Viewing (10:33): Miriam Bratu Hansen on her work, "Post-Cinema", and much else
"Miriam Bratu Hansen (1949–2011) was one of the great film scholars of our time. She was also a friend and colleague to us at Critical Inquiry. In celebration of the newly-published Cinema and Experience: Siegfried Kracauer, Walter Benjamin, and Theodor W. Adorno, we are proud to present this short film [above] by Miriam's student Christina Petersen, along with a dossier of five major articles from our archives." [From a note at the Critical Inquiry website to accompany its "Dossier Miriam Hansen"]
"Siegfried Kracauer, Walter Benjamin, and Theodor W. Adorno—affiliated through friendship, professional ties, and argument—developed an astute philosophical critique of modernity in which technological media played a key role. [Hansen's last book] explores in depth their reflections on cinema and photography from the Weimar period up to the 1960s. Miriam Bratu Hansen brings to life an impressive archive of known and, in the case of Kracauer, less known materials and reveals surprising perspectives on canonic texts, including Benjamin’s artwork essay. Her lucid analysis extrapolates from these writings the contours of a theory of cinema and experience that speaks to questions being posed anew as moving image culture evolves in response to digital technology." [Publisher's note on Miriam Hansen's Cinema and Experience: Siegfried Kracauer, Walter Benjamin, and Theodor W. Adorno, University of California Press, 2011]On February 5, 2011, the hugely distinguished Film Studies scholar Miriam Bratu Hansen passed away. The next day Film Studies For Free published its appreciation of her career with links to other online tributes to her, and to examples of her work online. It is still this website's single most visited entry, a tiny sign of warm esteem in which she was held in our discipline.
Since the publication of her remarkable, final book Cinema and Experience, last year, three further, openly accessible items of great interest have appeared online.
Two of these are part of a Dossier on Hansen put together at the Critical Inquiry website: the above video about Hansen, and a collection of five major articles that Hansen published in that great journal. All are accessible at this webpage.
And you can also read the wonderful first chapter of Cinema and Experience -- on the work of Siegfried Krakauer -- at the University of California Press webpage.
To further celebrate the above, FSFF has updated its links to useful online discussions or applications of Hansen's work, including, at the foot of this entry, a very recent video presentation.
- Chris Cagle, 'On Vernacular Modernism', Category D: A Film and Media Studies Blog, July 26, 2006
- Desley Deacon, 'World English? How an Australian Invented "Good American Speech"’, In Talking and Listening in the Age of Modernity: Essays on the History of Sound, edited by Damousi, Joy; Deacon, Desley. Canberra: ANU ePress, 2007
- Desley Deacon, ‘Films as foreign offices’: transnationalism at Paramount in the twenties and early thirties', ‘Films as foreign offices: Transnationalism at Paramount in the twenties and earlythirties’. In Connected Worlds: History in Transnational Perspective, edited by Curthoys, Ann; Lake, 2005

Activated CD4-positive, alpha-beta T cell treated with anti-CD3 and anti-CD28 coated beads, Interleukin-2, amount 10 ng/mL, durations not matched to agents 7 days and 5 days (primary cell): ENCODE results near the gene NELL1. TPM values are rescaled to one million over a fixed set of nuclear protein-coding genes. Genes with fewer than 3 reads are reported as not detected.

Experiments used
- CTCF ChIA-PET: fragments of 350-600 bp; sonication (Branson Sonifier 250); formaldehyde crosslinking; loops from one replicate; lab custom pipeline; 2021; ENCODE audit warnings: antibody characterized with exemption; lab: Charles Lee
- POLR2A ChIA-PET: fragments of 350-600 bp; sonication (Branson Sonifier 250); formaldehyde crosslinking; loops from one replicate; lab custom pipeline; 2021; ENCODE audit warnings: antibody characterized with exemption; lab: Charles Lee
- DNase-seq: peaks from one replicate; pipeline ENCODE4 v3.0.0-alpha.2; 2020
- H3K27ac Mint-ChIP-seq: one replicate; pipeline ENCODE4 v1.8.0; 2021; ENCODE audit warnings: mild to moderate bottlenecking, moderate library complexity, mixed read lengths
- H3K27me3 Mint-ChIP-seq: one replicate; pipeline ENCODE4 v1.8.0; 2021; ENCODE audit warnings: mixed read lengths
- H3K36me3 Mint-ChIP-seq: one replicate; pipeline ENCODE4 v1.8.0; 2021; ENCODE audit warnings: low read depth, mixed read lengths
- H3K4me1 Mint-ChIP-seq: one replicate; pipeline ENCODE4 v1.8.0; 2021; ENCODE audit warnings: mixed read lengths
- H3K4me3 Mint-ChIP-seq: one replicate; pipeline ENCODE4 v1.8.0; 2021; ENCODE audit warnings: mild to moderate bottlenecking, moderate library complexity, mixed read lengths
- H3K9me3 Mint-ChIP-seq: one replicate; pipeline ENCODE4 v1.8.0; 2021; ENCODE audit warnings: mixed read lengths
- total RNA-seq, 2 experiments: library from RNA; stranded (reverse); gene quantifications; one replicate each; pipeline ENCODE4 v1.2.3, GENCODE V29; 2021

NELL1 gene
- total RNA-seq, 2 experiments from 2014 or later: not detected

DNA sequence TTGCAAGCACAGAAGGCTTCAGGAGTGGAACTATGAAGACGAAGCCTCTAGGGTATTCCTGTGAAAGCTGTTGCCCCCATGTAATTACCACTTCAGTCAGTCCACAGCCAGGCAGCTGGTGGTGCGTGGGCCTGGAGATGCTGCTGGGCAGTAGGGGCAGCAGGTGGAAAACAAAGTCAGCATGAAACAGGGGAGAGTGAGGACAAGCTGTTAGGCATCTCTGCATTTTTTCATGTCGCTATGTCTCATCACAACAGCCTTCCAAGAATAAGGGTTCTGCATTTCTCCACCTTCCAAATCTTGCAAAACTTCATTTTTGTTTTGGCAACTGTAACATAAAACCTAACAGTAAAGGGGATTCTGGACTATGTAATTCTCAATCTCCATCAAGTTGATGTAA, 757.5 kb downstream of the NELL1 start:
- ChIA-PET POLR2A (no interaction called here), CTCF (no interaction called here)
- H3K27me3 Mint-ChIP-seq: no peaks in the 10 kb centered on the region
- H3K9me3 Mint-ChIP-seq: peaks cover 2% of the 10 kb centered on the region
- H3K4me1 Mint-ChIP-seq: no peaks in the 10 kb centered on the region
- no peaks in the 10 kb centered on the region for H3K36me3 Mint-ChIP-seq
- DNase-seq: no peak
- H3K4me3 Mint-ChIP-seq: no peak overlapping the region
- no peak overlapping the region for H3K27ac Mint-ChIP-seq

- Alexander Des Forges, 'Shanghai Alleys, Theatrical Practice, and Cinematic Spectatorship: From Street Angel (1937) to Fifth Generation Film', in: Journal of Current Chinese Affairs, 39, 4, 2010: 29-51
- Stephanie Hanson, '“Electrical wonders of the present age”: cinema-going on the Far South Coast of NSW and rural discourses of modernity', Screening the Past, Issue 24, 2009
- Adrian Martin, 'Balance and Linkage : Robert Mulligan's The Man in the Moon', Film Journal, Issue 11
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- W.J.T. Mitchell, 'Medium Theory: Preface to the 2003 Critical Inquiry Symposium', Critical Inquiry, Vol. 30, No. 22004-5
- Andrew Nelson, 'Cinema from Attractions: Story and Synergy in Disney’s Theme Park Movies', Cinephile, Vol. 4, Summer 2008
- Justus Nieland, 'Modernism's Laughter', Modernist Cultures, Issue 4, 2009
- Justus Nieland, 'Archives of Modernist Cinephilia', MODERNISM/Modernity, 14(2), 347-355, 2007
- Kyoko Omori, Detecting Japanese Vernacular Modernism: Shinseinen Magazine and the Development of the Tantei Shosetsu Genre, 1920-1931, PhD Thesis, Ohio State University, 2003
- Pooja Rangan, 'Transitions, Transactions: Bollywood As a Signifying Practice', Sarai Reader 2007: Frontiers
- Tytti Soila, 'Passion at the threshold: Doctor Glas the flaneur in the films of Rune Carlstén and Mai Zetterling', Journal of Aesthetics and Culture, Vol. 1, 2010
- Kirsten Strayer, Ruins and Riots: Transnational Currents in Mexican Cinema, PhD Thesis, University of Pittsburgh 2009
- Michael Syrimis , 'From Nestoroff To Garbo: Pirandellian Humour in its Cinematic Vernacular', Quaderni d'italianistica : revue officielle de la Société canadienne, Volume XXIX, No. 2, 2008, 29-52
- Mike Walsh, '[Review of] Zhang Zhen, An amorous history of the silver screen: Shanghai cinema, 1896-1937. Chicago: University of Chicago Press, 2005', Screening the Past, 21, 2007
- Mark Wollaeger, 'Where and When is Modernism: Editing on a Global Scale', Kritika Kultura, 16, 2011
- Chen Xiangyang, 'Technologizing the Vernacular: Cantonese Opera Films through The Legend of Purple Hairpin', David C. Lam Institute for East-West Studies (LEWI), Working Paper Series, No. 67, September 2007
'Paranoid Hermeneutics as Queer Cinematic Vernacular' by Catherine Grant.
A film studies presentation prepared for the "Queer Cinema and the Politics of the Global" Workshop held at the University of Sussex, May 12, 2012. The Workshop was part of series of events held by the Arts and Humanities Research Council-funded research network GLOBAL QUEER CINEMA based at Sussex, led by Rosalind Galt.